This was the topic of debate at the Ministerial Symposium panel session, held on 5 February 2017, ahead of the Investing in African Mining Indaba in Cape Town.
The group also focused on boosting domestic resource mobilisation.
The Ministerial Symposium or Africa Mining Vision Day session examined gaps in the design and implementation of key instruments used in mineral-rich countries to mobilise domestic revenues.
As such mobilisation grows ever more important for Africa’s long-term development, curbing illicit financial flows, becomes an increasingly urgent issue. Estimates by the United Nations Economic Commission for Africa (UNECA) show that, between 2000 and 2010, more than half (56.2%) of the illicit financial flows from Africa came from the extractive sector.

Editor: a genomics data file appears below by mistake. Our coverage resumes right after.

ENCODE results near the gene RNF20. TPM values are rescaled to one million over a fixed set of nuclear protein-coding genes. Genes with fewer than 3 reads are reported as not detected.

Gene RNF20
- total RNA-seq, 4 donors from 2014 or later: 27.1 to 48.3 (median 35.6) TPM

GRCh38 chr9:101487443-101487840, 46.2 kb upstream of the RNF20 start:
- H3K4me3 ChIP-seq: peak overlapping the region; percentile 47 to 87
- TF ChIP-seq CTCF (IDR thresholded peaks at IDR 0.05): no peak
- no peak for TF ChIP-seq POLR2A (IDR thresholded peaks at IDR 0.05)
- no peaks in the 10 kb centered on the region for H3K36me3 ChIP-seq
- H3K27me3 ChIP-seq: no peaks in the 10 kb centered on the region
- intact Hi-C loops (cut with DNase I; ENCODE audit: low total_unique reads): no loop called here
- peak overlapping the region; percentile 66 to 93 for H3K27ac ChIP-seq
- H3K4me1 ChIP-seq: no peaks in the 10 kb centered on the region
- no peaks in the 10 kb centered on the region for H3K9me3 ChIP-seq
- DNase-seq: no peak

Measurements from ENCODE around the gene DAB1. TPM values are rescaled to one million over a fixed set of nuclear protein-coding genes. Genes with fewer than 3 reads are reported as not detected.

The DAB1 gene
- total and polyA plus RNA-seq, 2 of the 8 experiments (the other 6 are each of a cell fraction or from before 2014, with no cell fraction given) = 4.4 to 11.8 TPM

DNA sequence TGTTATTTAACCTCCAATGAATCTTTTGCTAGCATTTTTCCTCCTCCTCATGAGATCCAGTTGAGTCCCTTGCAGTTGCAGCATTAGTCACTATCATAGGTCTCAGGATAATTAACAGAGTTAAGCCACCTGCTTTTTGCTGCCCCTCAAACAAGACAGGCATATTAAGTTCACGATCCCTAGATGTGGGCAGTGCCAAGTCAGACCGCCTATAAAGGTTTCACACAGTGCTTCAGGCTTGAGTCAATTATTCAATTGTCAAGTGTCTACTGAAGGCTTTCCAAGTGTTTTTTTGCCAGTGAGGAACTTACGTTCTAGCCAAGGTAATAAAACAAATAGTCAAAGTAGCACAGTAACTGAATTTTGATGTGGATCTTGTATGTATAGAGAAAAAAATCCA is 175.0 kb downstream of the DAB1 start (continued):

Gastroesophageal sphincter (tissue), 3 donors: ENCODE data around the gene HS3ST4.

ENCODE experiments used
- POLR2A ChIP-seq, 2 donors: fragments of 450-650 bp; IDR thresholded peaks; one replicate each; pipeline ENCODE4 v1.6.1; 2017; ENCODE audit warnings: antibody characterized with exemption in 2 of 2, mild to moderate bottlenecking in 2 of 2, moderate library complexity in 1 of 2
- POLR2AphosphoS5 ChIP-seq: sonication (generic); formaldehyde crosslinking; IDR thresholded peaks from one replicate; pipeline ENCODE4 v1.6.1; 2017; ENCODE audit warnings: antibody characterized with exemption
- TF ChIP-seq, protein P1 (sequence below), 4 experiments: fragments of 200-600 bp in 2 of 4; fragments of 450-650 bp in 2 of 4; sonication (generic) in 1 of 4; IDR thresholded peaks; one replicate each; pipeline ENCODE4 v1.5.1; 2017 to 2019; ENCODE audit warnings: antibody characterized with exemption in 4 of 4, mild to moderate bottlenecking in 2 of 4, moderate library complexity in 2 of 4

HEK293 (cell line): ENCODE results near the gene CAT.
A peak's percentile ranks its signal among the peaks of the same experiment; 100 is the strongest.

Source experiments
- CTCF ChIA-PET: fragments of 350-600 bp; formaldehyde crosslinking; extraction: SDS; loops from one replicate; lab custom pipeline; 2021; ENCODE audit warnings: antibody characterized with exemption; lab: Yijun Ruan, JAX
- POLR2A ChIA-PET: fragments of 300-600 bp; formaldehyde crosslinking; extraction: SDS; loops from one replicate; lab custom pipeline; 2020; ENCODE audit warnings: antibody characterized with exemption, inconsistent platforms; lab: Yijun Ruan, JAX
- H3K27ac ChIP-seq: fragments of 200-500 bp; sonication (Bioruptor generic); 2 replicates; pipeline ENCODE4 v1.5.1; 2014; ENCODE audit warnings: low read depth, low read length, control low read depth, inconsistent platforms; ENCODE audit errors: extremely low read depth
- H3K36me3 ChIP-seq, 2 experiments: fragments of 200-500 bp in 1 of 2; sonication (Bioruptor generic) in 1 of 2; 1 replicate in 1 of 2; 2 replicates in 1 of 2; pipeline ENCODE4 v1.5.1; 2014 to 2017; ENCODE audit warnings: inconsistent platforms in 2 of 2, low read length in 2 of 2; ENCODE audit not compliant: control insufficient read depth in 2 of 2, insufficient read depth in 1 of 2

Giving a pan-African perspective, African Union Commissioner for Trade and Industry, Fatima Haram Acyl, said:“An effective mineral-led industrialisation strategy will therefore require new ways of looking at Africa’s rich minerals and metals endowment.”
Achieving the transformative potential of Africa’s resources requires a new way of thinking about minerals which aligns with the continent’s owned priorities of industrialisation and diversification through value addition, processing, beneficiation and the creation of strong mineral led linkages with other sectors of our economies.
The panel was hosted by the African Minerals Development Centre (AMDC), which has just published a major report on new approaches to tackling illicit financial flows.